His willingness to join her legal team, she said, “shows that someone really believes that we have a strong case.”
In September 2001, the Florida Fourth District Court of Appeal ruled that the Martin County Commission violated that county’s Comprehensive Plan by allowing the construction of the Villas at Pinecrest Lakes. Even though neighbors of the project were engaged in litigation to try to halt the project, the developer had proceeded to build the $3.3-million luxury apartment complex. As a result of the court’s decision, a demolition crew began tearing down the structure, the Associated Press reported in September 2002.
The developer had purchased a 500-acre parcel in Martin County with plans to develop it in phases, the Fourth District Court of Appeal explained in its ruling. Phase One of the site was designated “Residential Estate,” the court continued, “meaning single-family homes on individual lots with a maximum density of 2 units per acre (UPA).”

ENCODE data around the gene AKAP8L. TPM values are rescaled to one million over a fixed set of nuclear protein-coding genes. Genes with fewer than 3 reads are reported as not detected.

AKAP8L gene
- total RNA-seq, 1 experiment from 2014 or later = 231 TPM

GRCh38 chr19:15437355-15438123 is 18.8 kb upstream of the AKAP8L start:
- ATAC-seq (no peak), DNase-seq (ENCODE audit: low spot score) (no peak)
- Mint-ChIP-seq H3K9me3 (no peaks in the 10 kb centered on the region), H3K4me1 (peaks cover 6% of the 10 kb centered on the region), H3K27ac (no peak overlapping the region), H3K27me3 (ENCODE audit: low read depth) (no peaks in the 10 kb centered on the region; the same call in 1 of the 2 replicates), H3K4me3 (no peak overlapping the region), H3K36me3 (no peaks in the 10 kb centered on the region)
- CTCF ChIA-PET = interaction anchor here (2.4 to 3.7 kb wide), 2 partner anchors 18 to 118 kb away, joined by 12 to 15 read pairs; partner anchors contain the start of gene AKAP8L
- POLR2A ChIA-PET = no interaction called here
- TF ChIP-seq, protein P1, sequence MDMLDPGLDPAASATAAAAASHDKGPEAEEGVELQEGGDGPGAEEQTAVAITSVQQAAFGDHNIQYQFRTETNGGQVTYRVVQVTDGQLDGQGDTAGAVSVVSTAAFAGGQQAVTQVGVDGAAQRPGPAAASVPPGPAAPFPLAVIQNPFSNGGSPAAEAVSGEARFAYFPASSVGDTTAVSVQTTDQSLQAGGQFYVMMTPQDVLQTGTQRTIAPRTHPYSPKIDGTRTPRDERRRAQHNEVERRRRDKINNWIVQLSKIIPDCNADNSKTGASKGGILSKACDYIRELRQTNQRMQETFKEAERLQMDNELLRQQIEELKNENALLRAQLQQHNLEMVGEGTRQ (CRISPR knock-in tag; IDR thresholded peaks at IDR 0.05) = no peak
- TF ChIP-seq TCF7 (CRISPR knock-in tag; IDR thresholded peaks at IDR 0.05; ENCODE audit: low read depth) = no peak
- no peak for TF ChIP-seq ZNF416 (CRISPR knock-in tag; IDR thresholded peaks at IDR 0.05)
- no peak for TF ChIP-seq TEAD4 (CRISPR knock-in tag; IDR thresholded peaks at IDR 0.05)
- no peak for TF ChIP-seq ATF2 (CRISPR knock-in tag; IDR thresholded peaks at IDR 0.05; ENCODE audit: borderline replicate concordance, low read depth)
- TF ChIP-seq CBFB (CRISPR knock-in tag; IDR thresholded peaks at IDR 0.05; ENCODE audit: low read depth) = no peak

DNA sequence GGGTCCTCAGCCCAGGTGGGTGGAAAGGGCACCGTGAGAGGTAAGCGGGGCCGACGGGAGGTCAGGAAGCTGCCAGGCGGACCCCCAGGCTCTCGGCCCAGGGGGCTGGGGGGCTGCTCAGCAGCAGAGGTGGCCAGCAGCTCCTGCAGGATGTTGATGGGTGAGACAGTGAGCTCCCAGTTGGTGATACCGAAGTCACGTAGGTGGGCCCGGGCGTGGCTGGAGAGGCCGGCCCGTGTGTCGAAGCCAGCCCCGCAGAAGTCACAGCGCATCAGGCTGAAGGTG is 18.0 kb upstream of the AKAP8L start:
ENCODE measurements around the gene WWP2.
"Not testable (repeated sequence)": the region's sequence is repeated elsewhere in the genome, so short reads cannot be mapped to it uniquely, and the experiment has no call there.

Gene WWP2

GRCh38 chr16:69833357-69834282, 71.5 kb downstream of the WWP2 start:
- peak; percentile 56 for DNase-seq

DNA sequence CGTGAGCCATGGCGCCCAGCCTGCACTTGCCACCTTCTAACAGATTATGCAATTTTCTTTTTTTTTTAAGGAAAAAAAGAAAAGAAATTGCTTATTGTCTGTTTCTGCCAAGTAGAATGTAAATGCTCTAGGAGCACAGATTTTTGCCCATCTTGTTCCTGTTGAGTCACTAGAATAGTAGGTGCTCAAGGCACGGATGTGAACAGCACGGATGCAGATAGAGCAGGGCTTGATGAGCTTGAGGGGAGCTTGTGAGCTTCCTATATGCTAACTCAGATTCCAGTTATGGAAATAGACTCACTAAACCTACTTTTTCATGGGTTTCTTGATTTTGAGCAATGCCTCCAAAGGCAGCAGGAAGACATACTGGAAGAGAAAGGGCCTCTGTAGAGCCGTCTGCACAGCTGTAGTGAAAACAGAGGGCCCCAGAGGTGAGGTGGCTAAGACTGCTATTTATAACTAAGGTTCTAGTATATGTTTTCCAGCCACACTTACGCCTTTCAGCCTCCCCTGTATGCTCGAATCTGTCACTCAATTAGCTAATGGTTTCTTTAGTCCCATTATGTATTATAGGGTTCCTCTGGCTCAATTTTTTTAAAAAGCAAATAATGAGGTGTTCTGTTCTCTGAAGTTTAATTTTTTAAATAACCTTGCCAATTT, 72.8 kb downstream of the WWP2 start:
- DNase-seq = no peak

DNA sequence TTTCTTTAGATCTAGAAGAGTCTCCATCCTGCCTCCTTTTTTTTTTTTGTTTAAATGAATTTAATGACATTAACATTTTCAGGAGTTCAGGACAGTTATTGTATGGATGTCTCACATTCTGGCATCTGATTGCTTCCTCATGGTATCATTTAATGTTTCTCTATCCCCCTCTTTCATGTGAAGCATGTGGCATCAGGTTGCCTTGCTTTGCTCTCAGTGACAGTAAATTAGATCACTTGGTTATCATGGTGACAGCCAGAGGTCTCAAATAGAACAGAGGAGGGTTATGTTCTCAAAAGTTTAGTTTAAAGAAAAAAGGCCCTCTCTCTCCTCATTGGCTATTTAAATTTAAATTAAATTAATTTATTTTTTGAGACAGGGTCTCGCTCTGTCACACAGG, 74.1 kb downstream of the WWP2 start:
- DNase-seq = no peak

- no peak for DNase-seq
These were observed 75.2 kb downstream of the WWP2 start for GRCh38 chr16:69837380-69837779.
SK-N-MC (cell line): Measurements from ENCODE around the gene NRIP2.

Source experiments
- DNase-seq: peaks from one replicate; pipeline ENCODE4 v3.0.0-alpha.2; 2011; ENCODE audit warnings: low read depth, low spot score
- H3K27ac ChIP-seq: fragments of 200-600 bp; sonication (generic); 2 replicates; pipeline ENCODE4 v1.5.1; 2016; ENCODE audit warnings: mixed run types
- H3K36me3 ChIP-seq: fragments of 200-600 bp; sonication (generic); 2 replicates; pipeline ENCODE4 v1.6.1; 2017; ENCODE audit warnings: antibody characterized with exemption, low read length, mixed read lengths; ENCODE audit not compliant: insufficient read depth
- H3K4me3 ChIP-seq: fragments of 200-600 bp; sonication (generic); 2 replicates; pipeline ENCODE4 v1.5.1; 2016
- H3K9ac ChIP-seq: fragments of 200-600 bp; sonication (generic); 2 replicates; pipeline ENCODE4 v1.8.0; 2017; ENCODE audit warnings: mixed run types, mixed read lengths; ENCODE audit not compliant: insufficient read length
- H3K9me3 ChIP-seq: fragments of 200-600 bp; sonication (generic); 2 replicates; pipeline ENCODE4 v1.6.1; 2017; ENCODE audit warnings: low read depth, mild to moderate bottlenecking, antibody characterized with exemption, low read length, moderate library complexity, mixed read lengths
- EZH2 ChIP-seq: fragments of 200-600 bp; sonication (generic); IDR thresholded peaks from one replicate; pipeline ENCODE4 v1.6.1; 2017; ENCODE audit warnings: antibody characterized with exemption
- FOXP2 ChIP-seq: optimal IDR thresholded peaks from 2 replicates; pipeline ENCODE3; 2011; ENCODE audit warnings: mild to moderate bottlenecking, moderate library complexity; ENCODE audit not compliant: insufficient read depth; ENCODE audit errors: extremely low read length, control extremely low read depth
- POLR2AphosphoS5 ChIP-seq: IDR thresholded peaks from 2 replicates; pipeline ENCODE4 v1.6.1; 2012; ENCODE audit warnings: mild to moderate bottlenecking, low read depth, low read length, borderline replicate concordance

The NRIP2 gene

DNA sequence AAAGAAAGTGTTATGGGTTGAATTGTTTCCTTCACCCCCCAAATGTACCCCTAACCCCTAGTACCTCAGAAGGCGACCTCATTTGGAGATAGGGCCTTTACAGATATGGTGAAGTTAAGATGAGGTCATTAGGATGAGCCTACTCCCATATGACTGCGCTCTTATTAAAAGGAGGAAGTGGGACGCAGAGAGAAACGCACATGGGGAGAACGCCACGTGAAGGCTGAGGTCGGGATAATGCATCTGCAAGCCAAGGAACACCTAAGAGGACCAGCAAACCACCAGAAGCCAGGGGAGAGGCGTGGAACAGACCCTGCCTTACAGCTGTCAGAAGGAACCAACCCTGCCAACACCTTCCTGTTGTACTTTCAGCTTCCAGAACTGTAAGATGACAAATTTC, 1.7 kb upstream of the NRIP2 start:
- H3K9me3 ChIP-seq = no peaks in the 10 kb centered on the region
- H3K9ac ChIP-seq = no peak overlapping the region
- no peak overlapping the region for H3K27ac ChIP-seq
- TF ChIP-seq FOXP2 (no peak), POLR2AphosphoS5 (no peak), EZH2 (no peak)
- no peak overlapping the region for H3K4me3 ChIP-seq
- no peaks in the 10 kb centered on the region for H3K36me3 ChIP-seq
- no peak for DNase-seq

The Martin County Comprehensive Plan provided that in situations where single-family dwelling units were the dominant type of structure within such a zoning district, construction on undeveloped abutting lands had to have structures compatible with those single-family homes.
A local government’s comprehensive plan guides growth in the community.